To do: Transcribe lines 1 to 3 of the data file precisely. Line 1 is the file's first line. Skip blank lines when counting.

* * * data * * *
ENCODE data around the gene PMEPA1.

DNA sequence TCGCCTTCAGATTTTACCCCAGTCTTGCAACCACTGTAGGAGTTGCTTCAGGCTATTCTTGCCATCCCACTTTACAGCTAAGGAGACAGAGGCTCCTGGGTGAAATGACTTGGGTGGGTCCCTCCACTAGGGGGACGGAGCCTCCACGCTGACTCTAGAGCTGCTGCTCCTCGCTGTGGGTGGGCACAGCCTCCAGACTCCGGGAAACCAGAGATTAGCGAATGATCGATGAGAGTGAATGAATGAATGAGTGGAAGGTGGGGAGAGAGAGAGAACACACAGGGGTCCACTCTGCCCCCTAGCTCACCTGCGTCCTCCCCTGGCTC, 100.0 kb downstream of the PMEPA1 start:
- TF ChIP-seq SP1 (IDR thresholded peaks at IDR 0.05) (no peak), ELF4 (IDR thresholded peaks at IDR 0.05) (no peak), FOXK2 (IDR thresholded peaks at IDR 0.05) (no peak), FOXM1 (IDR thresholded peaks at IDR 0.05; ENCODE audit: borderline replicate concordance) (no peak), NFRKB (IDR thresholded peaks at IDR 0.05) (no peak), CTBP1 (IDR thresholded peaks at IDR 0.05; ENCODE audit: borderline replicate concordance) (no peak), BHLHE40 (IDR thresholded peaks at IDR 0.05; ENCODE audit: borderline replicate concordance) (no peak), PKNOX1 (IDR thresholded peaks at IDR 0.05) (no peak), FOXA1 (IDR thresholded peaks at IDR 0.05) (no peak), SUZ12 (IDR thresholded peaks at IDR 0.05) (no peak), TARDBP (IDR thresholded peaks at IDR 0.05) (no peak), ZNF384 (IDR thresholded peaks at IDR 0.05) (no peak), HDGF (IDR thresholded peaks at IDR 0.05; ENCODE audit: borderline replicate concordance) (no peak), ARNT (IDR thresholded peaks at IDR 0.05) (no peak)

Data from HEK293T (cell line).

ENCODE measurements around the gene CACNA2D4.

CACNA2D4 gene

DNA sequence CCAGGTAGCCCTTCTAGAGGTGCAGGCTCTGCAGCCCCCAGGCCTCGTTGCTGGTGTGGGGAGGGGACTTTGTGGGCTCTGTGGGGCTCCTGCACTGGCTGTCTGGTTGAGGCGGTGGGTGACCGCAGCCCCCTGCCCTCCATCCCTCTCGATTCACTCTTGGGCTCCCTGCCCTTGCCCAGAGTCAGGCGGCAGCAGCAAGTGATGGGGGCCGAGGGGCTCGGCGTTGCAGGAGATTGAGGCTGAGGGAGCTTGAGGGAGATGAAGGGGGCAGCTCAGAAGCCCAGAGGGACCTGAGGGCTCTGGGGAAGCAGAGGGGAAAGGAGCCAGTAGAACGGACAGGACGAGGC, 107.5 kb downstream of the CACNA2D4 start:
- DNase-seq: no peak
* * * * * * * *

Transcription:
ENCODE data around the gene PMEPA1.

DNA sequence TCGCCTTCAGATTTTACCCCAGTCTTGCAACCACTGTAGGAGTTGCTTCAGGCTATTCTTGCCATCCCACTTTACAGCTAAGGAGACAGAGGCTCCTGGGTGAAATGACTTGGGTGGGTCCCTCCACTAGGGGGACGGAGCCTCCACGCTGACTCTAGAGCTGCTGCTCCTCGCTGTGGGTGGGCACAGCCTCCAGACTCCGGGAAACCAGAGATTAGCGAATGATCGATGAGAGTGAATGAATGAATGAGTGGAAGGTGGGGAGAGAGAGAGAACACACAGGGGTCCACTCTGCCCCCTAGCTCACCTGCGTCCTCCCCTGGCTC, 100.0 kb downstream of the PMEPA1 start:
- TF ChIP-seq SP1 (IDR thresholded peaks at IDR 0.05) (no peak), ELF4 (IDR thresholded peaks at IDR 0.05) (no peak), FOXK2 (IDR thresholded peaks at IDR 0.05) (no peak), FOXM1 (IDR thresholded peaks at IDR 0.05; ENCODE audit: borderline replicate concordance) (no peak), NFRKB (IDR thresholded peaks at IDR 0.05) (no peak), CTBP1 (IDR thresholded peaks at IDR 0.05; ENCODE audit: borderline replicate concordance) (no peak), BHLHE40 (IDR thresholded peaks at IDR 0.05; ENCODE audit: borderline replicate concordance) (no peak), PKNOX1 (IDR thresholded peaks at IDR 0.05) (no peak), FOXA1 (IDR thresholded peaks at IDR 0.05) (no peak), SUZ12 (IDR thresholded peaks at IDR 0.05) (no peak), TARDBP (IDR thresholded peaks at IDR 0.05) (no peak), ZNF384 (IDR thresholded peaks at IDR 0.05) (no peak), HDGF (IDR thresholded peaks at IDR 0.05; ENCODE audit: borderline replicate concordance) (no peak), ARNT (IDR thresholded peaks at IDR 0.05) (no peak)